Corey Robin on Thomas’s black nationalism and why more people should understand it.
Most people have strong opinions about Supreme Court Justice Clarence Thomas.
At 71, Thomas has been on the court for nearly three decades and his views on everything from affirmative action to abortion rights to prison reform and voting rights have delighted the right and offended the left.
And then, of course, there’s the Anita Hill fiasco.
The truth, though, is that we don’t know all that much about Thomas apart from his public pronouncements. And if a new book by political theorist Corey Robin, called The Enigma of Clarence Thomas, is correct, it turns out Thomas’s worldview is more complicated than we thought.
Arguably the most reactionary member of the Court, Thomas is also, according to Robin, a bundle of contradictions. His position on affirmative action, for instance, is basically in lockstep with the largely white Republican Party. And yet Robin argues that Thomas has always been a “black nationalist” with a very coherent and fatalistic view of race in America. And it’s that skepticism about progress and the belief in black self-determination that pushed Thomas down the road to ultra-conservatism.
Thomas’s pessimism about race and politics, as described by Robin, captures a dilemma at the core of American life: if white supremacy is baked into the DNA of America, if it’s so deeply embedded in our culture and institutions, is there any hope of moving beyond it?
Thomas seems to think there isn’t, and it’s why he regards every attempt at using the law as a tool to redress inequalities as futile. His alliance with a conservative movement that is overwhelmingly blind to these realities makes for a strange marriage indeed; it also, oddly enough, aligns him with many progressives who share his grim view of racial progress in America.
Robin, a leftist who studies the history of conservatism, made a deliberate choice in this book not to critique Thomas but instead to understand what he believes and why he believes it. The result is a deeply instructive and fair look at one of the most important political figures in the country.
I spoke to Robin about the roots of Thomas’s philosophy, why his brand of conservatism is so emblematic of this moment in history, and why it’s important to understand Thomas even if you disagree with him.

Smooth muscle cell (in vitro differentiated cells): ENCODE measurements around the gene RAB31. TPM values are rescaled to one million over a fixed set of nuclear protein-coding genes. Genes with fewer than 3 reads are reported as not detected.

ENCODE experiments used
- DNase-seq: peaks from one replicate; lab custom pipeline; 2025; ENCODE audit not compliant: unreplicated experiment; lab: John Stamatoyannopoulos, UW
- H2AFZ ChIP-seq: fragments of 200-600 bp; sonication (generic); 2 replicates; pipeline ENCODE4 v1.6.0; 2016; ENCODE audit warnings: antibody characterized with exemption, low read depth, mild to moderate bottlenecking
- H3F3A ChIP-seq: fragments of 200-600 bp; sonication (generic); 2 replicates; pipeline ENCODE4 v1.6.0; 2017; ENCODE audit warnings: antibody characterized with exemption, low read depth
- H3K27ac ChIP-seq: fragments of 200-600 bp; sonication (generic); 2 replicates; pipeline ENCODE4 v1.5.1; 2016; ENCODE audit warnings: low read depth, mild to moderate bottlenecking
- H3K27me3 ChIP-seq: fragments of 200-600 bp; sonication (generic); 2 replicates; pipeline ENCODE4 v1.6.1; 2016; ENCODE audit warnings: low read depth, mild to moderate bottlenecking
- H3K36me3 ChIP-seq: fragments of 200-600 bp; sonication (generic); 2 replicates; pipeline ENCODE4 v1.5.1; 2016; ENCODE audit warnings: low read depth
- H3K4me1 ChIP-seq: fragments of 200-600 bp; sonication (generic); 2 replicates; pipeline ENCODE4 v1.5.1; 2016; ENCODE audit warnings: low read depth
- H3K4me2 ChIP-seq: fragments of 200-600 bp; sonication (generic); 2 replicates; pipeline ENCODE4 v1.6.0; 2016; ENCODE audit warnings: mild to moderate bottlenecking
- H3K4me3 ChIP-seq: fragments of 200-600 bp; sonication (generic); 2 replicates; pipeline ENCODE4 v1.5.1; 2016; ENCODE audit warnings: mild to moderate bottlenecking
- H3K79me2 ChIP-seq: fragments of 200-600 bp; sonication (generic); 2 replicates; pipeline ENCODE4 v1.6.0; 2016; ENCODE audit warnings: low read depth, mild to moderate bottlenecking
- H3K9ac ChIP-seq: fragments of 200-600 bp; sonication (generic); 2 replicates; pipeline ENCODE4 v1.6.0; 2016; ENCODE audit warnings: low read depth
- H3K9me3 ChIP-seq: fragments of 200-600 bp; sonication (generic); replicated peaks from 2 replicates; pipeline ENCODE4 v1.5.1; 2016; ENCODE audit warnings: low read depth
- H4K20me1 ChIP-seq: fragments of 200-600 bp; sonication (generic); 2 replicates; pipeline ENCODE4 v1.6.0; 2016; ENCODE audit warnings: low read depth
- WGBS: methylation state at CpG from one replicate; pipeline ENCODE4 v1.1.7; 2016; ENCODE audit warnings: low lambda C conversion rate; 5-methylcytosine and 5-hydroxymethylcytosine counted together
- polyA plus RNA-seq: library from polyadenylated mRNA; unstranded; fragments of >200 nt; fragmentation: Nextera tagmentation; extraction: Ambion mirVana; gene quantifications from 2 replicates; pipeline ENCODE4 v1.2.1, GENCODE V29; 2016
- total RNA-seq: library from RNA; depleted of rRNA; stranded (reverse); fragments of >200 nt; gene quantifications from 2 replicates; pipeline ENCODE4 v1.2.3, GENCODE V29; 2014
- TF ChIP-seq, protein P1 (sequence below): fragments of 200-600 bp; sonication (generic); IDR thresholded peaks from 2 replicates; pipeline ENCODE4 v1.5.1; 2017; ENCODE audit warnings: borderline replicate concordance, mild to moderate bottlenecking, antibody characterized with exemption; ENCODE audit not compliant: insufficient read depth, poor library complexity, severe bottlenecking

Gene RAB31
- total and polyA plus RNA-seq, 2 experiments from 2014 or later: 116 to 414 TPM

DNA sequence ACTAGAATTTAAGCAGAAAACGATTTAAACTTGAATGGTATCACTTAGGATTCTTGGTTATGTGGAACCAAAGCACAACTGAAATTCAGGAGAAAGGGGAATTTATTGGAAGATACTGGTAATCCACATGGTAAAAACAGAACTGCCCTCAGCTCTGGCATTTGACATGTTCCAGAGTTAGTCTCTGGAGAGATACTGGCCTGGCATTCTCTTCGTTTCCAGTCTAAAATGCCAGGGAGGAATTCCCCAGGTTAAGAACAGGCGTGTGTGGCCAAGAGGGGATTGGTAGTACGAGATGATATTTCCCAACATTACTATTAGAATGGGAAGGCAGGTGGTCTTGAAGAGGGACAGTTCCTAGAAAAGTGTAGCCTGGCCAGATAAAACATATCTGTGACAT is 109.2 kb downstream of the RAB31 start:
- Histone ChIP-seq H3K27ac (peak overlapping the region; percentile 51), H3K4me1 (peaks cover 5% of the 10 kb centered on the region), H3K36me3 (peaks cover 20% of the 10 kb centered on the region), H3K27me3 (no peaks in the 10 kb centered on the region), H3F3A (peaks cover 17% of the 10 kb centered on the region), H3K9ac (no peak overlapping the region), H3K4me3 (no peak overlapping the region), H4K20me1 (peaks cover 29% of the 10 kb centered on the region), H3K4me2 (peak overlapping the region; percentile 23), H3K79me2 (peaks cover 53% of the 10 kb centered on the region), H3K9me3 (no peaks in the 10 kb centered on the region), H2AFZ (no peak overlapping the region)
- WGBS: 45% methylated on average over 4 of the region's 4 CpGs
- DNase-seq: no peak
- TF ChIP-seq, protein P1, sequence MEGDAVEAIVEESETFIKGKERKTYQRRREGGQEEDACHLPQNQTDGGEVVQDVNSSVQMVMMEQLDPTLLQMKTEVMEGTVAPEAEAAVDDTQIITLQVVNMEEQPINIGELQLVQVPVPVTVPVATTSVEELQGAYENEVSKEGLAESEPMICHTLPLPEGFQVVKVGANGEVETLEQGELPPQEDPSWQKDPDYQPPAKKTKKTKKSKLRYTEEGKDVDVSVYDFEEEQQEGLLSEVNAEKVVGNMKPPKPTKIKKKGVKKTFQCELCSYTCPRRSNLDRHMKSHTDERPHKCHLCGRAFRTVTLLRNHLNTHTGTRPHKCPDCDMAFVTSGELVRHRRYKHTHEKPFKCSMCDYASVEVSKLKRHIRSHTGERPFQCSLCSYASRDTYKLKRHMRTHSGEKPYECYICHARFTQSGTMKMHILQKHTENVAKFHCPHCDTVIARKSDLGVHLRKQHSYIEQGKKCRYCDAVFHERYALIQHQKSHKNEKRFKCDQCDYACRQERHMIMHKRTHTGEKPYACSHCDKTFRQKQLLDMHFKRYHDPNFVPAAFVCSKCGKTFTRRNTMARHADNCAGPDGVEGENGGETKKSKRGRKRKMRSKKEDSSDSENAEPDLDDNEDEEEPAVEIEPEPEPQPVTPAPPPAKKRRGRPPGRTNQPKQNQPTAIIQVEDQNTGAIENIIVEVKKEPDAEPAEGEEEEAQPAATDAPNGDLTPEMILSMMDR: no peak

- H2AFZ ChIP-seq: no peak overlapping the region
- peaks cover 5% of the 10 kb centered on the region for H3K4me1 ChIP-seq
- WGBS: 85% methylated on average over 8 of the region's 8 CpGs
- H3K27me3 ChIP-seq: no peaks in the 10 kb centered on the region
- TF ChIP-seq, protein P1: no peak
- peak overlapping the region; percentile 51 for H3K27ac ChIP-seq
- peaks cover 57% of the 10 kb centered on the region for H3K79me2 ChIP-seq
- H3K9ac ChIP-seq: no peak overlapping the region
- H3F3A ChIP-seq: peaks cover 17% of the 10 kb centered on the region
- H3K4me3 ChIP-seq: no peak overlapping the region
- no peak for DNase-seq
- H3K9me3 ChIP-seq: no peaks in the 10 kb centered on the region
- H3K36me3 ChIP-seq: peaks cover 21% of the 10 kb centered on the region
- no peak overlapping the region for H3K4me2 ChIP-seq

A lightly edited transcript of our conversation follows.
Let’s start with the most eye-popping claim of your book. You make a pretty convincing case that Thomas is — and remains — a “black nationalist.” What, exactly, does that mean?
The core of black nationalism begins with a recognition that the destiny of African Americans cannot be accommodated by the American political system — that African Americans have a set of interests and a destiny that lies apart from the overall American experience.
The implications of this belief vary depending on who you ask. Sometimes it has meant looking outside the US to fulfill that destiny. Sometimes it has meant looking within the US, but within a kind of self-determining sovereign enclave, what is often called “the Black Belt.” More often than not, though, it has meant creating separate parallel institutions, building up the race with the understanding that African Americans aren’t going to leave America.
But the main idea has always been that African Americans could carve out some measure of autonomy if they disengaged from the dominant institutions of white America. And this is where Clarence Thomas has always located himself. He was very active as a younger man in leftist black nationalist movements, but he begins to move to the right in the early ’70s.
And how do you trace Thomas’s thinking in the book? Are you looking at his early writings, his speeches, his activism?
There are several really excellent biographies of Thomas, and if you read them closely, all of this stuff is there. Most of them detail his college years when he was extraordinarily active politically. Even among a group of young black men who were recruited to Holy Cross, he sort of stood out both for the depth of his commitment and the extensiveness of his involvement.
But what’s even more interesting is when you start reading his speeches and writings as he makes his right turn in the ’70s. And you can see how all of his black nationalist assumptions remain with him as he’s making that right turn, even when he’s a very visible member of the Reagan administration.
And of course I looked at his jurisprudence. What I discovered was a pervasive thread of race-conscious conservatism running throughout all of his judicial opinions
Thomas’s opposition to affirmative action or really any attempt at improving race relations looks a lot different to me after reading your book. You argue that Thomas isn’t objecting to these things because he denies the underlying injustices but rather because he rejects anything that smacks of “white paternalism.”
Can you explain this?
Thomas assumes that racism and white supremacy is ineradicable in America. It’s a permanent feature of the American condition. And the problem for him with contemporary liberal America, which he thinks really begins with the New Deal, is that white supremacy to a certain degree changed its spots but not nearly as much as most people think.
And that means what, exactly?
For Thomas, it means that there’s an assumption among white liberals that the job of the American ruling class through the state is to improve the lot of African Americans and to use the state to rectify these past injustices. And Thomas just doesn’t believe that it’s impossible to remedy these injustices, he also believes that the acts of paternalism end up perpetuating the injustices.
They perpetuate the conditions of black weakness and black victimization by making black people dependent. Now, Thomas doesn’t object to dependence as such; he thinks depending on white people means depending on a force that’s as arbitrary and as whimsical as the weather, and very dangerous and ends up weakening black people and destroying the kinds of habits and skills and virtues that black people depended upon and developed over centuries of subjugation and oppression.